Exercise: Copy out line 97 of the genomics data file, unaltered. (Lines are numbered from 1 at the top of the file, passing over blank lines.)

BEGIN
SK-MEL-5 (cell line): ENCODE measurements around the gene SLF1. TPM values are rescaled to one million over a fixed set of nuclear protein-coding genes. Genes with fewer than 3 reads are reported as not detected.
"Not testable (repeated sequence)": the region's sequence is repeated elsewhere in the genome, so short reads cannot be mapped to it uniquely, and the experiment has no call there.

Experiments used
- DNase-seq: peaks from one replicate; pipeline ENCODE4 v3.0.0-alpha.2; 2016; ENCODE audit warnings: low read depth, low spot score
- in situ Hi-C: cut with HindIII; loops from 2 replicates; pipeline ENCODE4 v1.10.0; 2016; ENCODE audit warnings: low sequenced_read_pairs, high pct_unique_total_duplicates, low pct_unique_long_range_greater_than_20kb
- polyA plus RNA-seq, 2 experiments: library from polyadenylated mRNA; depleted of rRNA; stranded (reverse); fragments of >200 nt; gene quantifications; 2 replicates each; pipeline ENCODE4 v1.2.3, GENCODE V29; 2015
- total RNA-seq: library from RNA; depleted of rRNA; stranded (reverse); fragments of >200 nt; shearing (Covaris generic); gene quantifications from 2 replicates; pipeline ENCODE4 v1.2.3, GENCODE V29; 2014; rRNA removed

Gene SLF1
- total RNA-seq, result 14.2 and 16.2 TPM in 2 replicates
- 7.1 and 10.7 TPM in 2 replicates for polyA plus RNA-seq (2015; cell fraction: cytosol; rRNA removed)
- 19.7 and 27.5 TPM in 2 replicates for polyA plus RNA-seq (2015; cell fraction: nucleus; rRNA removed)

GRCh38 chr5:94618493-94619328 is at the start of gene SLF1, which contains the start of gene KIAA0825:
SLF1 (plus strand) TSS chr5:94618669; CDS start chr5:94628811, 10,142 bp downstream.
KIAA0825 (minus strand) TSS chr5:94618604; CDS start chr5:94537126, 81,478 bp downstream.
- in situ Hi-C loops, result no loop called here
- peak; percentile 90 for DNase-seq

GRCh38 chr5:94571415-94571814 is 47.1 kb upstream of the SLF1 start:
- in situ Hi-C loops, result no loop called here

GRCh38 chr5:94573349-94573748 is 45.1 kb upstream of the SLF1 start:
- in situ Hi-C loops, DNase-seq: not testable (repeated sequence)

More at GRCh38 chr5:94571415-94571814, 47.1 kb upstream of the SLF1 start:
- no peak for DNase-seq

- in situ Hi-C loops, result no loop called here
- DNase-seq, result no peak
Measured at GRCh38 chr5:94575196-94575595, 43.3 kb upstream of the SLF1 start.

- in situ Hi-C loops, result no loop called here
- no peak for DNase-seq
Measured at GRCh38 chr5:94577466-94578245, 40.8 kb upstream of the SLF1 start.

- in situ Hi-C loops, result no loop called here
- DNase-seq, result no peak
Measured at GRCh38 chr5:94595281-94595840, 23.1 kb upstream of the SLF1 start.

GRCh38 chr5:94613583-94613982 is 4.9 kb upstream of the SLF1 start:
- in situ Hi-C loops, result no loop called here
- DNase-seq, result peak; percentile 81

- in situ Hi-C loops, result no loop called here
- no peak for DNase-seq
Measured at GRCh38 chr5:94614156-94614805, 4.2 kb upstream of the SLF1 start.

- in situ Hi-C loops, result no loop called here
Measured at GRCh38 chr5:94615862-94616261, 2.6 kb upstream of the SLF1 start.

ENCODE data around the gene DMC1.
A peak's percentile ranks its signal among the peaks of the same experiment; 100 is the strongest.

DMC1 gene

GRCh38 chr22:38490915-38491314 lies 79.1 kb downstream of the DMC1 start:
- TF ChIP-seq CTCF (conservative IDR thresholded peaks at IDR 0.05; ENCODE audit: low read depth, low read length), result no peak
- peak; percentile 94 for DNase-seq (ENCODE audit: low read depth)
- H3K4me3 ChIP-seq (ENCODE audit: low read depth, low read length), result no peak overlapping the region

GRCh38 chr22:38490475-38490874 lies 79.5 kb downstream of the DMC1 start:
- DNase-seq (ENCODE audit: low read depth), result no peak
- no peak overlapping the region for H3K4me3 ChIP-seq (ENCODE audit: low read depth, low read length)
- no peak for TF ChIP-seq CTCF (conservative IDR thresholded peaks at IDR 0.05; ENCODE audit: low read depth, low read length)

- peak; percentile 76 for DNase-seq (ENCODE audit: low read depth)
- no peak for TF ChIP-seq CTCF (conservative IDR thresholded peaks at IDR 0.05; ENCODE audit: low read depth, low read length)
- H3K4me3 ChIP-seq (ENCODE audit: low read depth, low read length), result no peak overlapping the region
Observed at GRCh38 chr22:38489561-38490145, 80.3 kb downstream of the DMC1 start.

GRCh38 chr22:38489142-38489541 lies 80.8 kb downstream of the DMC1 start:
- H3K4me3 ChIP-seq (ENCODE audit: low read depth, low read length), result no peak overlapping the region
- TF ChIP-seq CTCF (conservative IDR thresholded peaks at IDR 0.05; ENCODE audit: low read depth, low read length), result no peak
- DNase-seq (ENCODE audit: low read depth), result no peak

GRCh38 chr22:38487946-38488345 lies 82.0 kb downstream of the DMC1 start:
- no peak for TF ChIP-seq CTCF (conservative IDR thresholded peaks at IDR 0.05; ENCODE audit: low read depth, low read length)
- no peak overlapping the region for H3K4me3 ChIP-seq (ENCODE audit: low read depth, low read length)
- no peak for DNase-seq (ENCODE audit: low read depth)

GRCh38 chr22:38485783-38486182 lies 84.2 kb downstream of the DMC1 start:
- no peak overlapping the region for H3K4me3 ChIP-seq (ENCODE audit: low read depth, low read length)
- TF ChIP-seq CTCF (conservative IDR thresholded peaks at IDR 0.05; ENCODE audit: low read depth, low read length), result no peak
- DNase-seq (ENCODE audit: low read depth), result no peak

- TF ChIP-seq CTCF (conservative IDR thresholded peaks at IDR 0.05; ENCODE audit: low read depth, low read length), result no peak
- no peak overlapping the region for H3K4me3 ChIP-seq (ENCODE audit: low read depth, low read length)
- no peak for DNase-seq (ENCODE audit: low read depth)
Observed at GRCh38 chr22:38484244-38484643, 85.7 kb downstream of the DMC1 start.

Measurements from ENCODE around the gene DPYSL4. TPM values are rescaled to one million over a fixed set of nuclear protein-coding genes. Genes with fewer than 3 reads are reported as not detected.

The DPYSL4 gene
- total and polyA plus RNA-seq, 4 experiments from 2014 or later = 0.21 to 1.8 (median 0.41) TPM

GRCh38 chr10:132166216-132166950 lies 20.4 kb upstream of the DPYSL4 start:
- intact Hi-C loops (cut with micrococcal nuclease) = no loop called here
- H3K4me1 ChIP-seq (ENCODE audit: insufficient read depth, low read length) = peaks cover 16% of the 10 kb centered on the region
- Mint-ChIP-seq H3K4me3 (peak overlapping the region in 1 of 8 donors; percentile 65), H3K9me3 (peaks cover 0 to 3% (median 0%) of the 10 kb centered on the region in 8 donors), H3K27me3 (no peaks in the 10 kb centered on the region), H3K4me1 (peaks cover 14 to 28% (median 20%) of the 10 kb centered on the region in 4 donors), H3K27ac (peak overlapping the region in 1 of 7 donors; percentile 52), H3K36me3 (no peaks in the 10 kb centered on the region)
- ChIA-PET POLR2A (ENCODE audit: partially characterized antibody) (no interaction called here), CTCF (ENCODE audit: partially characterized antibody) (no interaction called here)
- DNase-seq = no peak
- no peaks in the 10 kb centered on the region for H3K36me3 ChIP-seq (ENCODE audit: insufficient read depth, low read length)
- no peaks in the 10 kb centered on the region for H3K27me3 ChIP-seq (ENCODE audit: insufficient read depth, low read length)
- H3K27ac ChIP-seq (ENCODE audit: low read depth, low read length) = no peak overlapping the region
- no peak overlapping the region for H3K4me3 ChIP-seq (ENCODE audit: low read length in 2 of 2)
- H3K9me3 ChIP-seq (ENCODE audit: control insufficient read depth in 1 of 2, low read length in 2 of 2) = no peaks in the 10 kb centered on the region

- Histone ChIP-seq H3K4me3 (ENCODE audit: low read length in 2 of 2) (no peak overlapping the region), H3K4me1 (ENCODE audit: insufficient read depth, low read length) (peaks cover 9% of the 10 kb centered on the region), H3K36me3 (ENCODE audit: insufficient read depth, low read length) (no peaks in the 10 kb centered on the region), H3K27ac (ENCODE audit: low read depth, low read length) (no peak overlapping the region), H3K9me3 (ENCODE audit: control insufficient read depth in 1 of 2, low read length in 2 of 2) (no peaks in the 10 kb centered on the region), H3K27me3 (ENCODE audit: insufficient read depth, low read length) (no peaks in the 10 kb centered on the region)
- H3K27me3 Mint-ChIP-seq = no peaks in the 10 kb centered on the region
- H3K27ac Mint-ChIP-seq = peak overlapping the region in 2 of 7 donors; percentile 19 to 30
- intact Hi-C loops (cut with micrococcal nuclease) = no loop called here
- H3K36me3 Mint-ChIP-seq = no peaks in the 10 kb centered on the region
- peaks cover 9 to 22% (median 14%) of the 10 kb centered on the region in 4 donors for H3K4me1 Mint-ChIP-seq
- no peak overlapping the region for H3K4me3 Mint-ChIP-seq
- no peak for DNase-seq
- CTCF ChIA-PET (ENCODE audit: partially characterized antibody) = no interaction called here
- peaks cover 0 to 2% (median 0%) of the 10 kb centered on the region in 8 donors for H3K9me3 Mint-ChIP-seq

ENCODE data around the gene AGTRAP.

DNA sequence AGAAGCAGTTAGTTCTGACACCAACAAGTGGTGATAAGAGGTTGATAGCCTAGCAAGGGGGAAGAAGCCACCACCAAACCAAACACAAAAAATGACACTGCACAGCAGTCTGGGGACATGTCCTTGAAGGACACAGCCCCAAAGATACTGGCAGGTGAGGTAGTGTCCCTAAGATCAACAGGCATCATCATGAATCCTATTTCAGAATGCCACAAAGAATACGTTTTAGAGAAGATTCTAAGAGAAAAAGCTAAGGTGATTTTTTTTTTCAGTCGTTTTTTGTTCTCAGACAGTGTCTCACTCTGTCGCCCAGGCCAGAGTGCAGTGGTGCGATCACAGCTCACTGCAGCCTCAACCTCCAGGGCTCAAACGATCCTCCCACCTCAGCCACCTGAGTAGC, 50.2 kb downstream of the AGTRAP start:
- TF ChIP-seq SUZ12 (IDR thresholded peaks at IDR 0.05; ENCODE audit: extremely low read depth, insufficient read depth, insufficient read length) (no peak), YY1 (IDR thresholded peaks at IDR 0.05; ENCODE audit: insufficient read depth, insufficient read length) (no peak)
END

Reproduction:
- TF ChIP-seq SUZ12 (IDR thresholded peaks at IDR 0.05; ENCODE audit: extremely low read depth, insufficient read depth, insufficient read length) (no peak), YY1 (IDR thresholded peaks at IDR 0.05; ENCODE audit: insufficient read depth, insufficient read length) (no peak)